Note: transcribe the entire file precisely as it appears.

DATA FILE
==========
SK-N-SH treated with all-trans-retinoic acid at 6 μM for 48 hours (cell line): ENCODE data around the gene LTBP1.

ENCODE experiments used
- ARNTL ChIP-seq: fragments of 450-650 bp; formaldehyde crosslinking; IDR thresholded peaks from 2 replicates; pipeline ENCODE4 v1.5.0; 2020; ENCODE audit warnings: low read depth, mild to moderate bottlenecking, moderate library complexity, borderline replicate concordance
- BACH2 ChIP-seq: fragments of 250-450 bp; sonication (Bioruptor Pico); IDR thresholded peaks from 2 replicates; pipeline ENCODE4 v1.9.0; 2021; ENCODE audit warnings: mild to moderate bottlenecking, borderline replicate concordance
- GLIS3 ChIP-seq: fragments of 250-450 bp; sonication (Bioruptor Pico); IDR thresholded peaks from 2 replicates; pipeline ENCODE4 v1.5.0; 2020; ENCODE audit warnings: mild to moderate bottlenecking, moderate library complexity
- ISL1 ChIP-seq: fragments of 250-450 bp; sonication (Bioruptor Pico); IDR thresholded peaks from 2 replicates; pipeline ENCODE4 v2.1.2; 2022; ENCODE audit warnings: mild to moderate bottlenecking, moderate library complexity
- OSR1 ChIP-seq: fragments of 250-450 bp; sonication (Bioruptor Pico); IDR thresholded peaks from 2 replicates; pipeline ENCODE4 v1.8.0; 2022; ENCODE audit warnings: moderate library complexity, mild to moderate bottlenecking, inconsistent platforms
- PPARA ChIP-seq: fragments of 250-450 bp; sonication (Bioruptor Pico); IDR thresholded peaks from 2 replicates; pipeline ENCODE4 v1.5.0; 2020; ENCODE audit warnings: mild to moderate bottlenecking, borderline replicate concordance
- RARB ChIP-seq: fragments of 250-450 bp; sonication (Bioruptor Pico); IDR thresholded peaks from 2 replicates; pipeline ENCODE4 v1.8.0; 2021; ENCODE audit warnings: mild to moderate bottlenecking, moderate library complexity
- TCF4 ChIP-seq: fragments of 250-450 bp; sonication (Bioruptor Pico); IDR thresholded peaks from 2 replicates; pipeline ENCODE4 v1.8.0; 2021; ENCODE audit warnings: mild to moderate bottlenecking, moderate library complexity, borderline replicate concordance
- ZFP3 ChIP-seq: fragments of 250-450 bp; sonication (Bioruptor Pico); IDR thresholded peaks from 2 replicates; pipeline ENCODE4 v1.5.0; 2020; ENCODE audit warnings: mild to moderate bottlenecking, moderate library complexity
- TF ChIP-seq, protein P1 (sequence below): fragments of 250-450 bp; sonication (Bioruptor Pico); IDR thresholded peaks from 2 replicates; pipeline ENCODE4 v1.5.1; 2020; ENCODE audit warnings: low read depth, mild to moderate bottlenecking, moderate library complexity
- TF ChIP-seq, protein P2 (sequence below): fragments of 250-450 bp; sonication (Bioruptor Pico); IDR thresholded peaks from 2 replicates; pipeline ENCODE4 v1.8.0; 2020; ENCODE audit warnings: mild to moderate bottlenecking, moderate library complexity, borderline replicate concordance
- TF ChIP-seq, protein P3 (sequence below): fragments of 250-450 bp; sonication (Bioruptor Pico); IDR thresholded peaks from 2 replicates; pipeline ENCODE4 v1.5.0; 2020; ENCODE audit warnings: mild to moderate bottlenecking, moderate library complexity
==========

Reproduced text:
SK-N-SH treated with all-trans-retinoic acid at 6 μM for 48 hours (cell line): ENCODE data around the gene LTBP1.

ENCODE experiments used
- ARNTL ChIP-seq: fragments of 450-650 bp; formaldehyde crosslinking; IDR thresholded peaks from 2 replicates; pipeline ENCODE4 v1.5.0; 2020; ENCODE audit warnings: low read depth, mild to moderate bottlenecking, moderate library complexity, borderline replicate concordance
- BACH2 ChIP-seq: fragments of 250-450 bp; sonication (Bioruptor Pico); IDR thresholded peaks from 2 replicates; pipeline ENCODE4 v1.9.0; 2021; ENCODE audit warnings: mild to moderate bottlenecking, borderline replicate concordance
- GLIS3 ChIP-seq: fragments of 250-450 bp; sonication (Bioruptor Pico); IDR thresholded peaks from 2 replicates; pipeline ENCODE4 v1.5.0; 2020; ENCODE audit warnings: mild to moderate bottlenecking, moderate library complexity
- ISL1 ChIP-seq: fragments of 250-450 bp; sonication (Bioruptor Pico); IDR thresholded peaks from 2 replicates; pipeline ENCODE4 v2.1.2; 2022; ENCODE audit warnings: mild to moderate bottlenecking, moderate library complexity
- OSR1 ChIP-seq: fragments of 250-450 bp; sonication (Bioruptor Pico); IDR thresholded peaks from 2 replicates; pipeline ENCODE4 v1.8.0; 2022; ENCODE audit warnings: moderate library complexity, mild to moderate bottlenecking, inconsistent platforms
- PPARA ChIP-seq: fragments of 250-450 bp; sonication (Bioruptor Pico); IDR thresholded peaks from 2 replicates; pipeline ENCODE4 v1.5.0; 2020; ENCODE audit warnings: mild to moderate bottlenecking, borderline replicate concordance
- RARB ChIP-seq: fragments of 250-450 bp; sonication (Bioruptor Pico); IDR thresholded peaks from 2 replicates; pipeline ENCODE4 v1.8.0; 2021; ENCODE audit warnings: mild to moderate bottlenecking, moderate library complexity
- TCF4 ChIP-seq: fragments of 250-450 bp; sonication (Bioruptor Pico); IDR thresholded peaks from 2 replicates; pipeline ENCODE4 v1.8.0; 2021; ENCODE audit warnings: mild to moderate bottlenecking, moderate library complexity, borderline replicate concordance
- ZFP3 ChIP-seq: fragments of 250-450 bp; sonication (Bioruptor Pico); IDR thresholded peaks from 2 replicates; pipeline ENCODE4 v1.5.0; 2020; ENCODE audit warnings: mild to moderate bottlenecking, moderate library complexity
- TF ChIP-seq, protein P1 (sequence below): fragments of 250-450 bp; sonication (Bioruptor Pico); IDR thresholded peaks from 2 replicates; pipeline ENCODE4 v1.5.1; 2020; ENCODE audit warnings: low read depth, mild to moderate bottlenecking, moderate library complexity
- TF ChIP-seq, protein P2 (sequence below): fragments of 250-450 bp; sonication (Bioruptor Pico); IDR thresholded peaks from 2 replicates; pipeline ENCODE4 v1.8.0; 2020; ENCODE audit warnings: mild to moderate bottlenecking, moderate library complexity, borderline replicate concordance
- TF ChIP-seq, protein P3 (sequence below): fragments of 250-450 bp; sonication (Bioruptor Pico); IDR thresholded peaks from 2 replicates; pipeline ENCODE4 v1.5.0; 2020; ENCODE audit warnings: mild to moderate bottlenecking, moderate library complexity